For the true golfer there can be few more uplifting sights than arriving in the tiny town of Gullane on a clear summer’s evening. Its modest population of around 1,800 has the pick of no fewer than five links courses, one of which hosts The Open and a further two of which have recently provided final qualifying venues. While Muirfield is commonly regarded as Scotland’s finest course, Luffness is always impeccably presented. And there are the three courses of Gullane itself: Nos 1, 2 and 3.
These are the courses of the people, who have been enjoying its pleasures since the 1650s, and the locals who love the game because they have been immersed in it since they were old enough to lift a club. Gullane No 1 dates back to 1885, and in the absence of any record of its designer, Mother Nature can take much of the credit.
Approach Gullane from the direction of Edinburgh, which is approximately a half-hour drive away, and you will naturally break out into a smile when the trees end and an expanse of pure golf opens out before you, on either side of the A198.
This part of East Lothian contains thousands of holes. The road bisects two of the three courses of Gullane, and Luffness, and a glance to the left will reveal miles and miles of unspoilt coast, the land interspersed with flags. It is a sight you could never grow tired of and quite simply a paradise to those who love the game in its most traditional form.
All three courses at Gullane are well worth playing but it is No 1 that is rightly regarded as the outstanding of the trio. Beginning and ending like so many of the great Scottish links in the town, it rises to the crest of Gullane Hill, from where, according to the game’s most celebrated chronicler Bernard Darwin, can be gained the ‘finest view in golf’.
To the east is Muirfield, to the west Kilspindie and Longniddry and to the north the Firth of Forth and beyond it Fife. Then the holes tumble downhill for a little while back to the very cliff tops before rising gently again for the final drop from the 17th tee.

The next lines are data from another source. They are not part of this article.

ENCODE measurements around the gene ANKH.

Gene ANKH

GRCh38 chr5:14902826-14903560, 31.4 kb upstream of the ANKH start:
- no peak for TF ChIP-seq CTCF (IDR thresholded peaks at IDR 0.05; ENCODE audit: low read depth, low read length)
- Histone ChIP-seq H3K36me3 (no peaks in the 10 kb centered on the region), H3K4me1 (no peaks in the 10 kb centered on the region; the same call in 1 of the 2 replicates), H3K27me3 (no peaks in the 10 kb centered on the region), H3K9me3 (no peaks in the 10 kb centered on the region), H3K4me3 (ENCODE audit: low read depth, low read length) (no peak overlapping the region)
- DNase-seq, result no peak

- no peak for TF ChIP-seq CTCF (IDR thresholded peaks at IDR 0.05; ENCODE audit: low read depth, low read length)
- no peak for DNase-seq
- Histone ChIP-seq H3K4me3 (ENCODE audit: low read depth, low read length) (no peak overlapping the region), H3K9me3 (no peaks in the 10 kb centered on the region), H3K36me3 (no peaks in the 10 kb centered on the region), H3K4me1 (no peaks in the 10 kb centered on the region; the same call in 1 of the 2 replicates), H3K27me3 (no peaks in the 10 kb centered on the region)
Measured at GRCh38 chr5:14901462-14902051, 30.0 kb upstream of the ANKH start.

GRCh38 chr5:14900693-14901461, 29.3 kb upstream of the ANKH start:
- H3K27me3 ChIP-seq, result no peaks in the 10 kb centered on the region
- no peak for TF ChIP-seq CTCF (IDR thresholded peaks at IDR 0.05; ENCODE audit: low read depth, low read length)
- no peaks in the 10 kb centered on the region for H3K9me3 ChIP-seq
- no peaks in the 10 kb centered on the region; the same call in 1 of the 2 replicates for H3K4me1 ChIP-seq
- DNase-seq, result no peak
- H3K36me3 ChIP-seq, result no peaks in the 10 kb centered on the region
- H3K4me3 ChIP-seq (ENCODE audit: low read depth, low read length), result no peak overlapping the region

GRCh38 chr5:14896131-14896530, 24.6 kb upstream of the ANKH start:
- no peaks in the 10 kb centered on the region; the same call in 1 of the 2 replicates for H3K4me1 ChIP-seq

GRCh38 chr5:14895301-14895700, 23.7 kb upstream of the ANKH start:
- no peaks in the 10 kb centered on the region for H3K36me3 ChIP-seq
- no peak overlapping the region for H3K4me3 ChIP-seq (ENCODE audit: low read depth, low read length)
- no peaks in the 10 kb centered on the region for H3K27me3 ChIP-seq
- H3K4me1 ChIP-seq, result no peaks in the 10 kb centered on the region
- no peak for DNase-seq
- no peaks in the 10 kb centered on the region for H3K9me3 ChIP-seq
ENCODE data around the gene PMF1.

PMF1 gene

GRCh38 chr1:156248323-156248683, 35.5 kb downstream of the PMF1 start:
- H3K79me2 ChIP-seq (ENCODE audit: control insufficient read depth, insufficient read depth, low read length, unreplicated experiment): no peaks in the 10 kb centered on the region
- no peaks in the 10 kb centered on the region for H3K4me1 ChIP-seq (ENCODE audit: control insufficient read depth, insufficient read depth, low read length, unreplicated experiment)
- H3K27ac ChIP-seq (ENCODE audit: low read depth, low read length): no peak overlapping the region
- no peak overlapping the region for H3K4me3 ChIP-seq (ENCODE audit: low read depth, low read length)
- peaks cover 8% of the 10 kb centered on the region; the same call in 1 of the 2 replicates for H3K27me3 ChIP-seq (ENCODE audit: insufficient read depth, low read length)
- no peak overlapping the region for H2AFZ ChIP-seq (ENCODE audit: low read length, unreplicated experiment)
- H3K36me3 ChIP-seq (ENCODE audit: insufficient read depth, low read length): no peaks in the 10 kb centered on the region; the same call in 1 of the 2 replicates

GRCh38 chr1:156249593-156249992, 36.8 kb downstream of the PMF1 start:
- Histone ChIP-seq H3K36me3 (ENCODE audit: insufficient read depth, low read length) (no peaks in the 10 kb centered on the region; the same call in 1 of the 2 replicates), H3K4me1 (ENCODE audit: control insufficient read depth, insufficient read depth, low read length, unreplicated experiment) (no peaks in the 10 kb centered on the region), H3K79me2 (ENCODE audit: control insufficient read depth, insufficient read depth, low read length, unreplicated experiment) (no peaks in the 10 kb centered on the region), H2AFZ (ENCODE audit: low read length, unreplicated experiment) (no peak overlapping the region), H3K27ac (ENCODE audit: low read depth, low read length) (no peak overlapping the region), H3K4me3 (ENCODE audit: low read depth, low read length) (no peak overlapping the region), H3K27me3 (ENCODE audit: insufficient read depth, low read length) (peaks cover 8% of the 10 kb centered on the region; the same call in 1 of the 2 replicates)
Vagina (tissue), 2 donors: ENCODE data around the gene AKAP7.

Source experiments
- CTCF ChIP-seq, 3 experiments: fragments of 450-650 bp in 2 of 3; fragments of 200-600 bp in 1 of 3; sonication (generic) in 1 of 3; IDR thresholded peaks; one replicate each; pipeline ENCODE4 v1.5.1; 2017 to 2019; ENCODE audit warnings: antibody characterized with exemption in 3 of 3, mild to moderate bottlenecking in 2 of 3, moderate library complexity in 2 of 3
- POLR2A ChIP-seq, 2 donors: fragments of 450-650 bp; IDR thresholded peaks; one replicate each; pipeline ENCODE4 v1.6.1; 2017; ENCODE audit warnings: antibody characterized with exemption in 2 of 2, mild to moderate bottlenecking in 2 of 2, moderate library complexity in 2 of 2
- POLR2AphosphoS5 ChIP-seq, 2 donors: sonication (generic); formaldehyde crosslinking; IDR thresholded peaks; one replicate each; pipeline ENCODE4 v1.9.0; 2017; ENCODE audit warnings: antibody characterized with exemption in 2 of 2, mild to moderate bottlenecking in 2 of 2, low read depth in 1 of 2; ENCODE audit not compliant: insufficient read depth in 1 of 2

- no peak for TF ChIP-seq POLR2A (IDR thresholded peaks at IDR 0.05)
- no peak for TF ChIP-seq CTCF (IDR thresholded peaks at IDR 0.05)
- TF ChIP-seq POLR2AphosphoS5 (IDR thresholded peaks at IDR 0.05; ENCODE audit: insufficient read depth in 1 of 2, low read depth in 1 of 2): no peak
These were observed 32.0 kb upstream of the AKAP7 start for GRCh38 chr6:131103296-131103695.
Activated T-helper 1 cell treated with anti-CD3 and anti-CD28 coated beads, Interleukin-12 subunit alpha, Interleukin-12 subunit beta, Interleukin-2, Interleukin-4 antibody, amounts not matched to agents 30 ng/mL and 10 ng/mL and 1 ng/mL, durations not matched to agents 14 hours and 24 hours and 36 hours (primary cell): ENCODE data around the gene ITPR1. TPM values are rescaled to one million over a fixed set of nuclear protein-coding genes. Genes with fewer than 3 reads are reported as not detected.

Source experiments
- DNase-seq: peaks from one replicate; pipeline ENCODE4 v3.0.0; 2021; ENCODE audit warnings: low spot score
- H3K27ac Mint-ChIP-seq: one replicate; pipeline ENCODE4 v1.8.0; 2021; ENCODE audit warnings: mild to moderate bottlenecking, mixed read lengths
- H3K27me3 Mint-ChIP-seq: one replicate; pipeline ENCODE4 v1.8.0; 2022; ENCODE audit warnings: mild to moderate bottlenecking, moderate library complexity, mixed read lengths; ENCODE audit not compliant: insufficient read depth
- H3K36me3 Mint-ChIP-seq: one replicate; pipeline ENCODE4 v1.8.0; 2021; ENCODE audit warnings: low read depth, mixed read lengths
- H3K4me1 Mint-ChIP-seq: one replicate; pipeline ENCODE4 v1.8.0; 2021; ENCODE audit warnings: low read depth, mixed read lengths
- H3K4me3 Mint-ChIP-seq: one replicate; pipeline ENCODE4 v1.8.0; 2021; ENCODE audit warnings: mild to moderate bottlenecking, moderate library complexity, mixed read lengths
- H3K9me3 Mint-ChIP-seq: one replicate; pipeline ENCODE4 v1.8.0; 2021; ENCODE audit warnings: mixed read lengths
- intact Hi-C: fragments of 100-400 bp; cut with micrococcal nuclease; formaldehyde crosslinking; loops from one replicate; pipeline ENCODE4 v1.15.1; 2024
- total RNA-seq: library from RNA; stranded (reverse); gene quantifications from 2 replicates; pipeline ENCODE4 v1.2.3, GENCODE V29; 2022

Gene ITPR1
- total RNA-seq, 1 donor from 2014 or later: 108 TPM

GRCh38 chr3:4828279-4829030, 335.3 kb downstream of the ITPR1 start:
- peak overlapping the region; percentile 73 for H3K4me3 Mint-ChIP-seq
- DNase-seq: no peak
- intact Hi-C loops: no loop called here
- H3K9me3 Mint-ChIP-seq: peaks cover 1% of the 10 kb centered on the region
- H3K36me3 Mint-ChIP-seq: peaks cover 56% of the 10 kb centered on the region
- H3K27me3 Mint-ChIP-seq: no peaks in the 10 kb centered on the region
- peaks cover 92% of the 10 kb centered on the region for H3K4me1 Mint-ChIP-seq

The road in bisects two of the three courses of Gullane, and Luffness, and a glance to the left will reveal miles and miles of unspoilt coast, the land interspersed with flags.
Few, if any, other links feature such dramatic changes in elevation, and Gullane does so in great style. It is also impeccably presented with the greens and fairways a joy to experience in themselves. Though the opening hole is modest in terms of length and provides a gentle opening, by the time the 2nd tee is reached the challenge starts in earnest.
Holes that travel significantly uphill are rarely enjoyable but this is truly an exception. Measuring 379 yards, it is played up a chute that gets progressively narrower to a green that is as long as it is narrow. Namely, very.
Length is not important but accuracy most certainly is if a round is not to be ruined almost before it has begun. Pass this test and you will be rewarded with a view across the links in all its glory from the 3rd tee, a wonderful downhill par five played towards a distant green.
The first of the short holes comes next, played to a raised green, and then the longest par four on a front nine that is significantly shorter than the inward half. Curving to the left and then rising to a green well protected by bunkers, at 450 yards it is a substantial proposition and most would be delighted to escape with a five.
The tee shot at the 7th, from the crest of the aforementioned Gullane Hill is one to remember. The fairway and green are apparently miles below and it is almost impossible not to hit that little bit harder to send your ball soaring away into the distance.
A gorgeous par three, squeezed into the very furthest extremities of the course, is a classic way to end the front nine and begin a run of long holes that lasts almost all the way back to the town itself. At 466, 471, 480, 170, 435, 537 and 186 yards respectively, this is genuine championship golf.
The pick of this stretch is the 12th, a par five with a tee on the cliff edge that curves gently to the right, and the two short holes, both of which require shots of genuine quality to find the green.
The last two holes are shorter and less difficult, even though the 17th can catch out anyone who thinks they are home already. Walking towards the 18th green, and into the town itself, it is impossible not to be seduced by the experience and immediately start planning your next visit.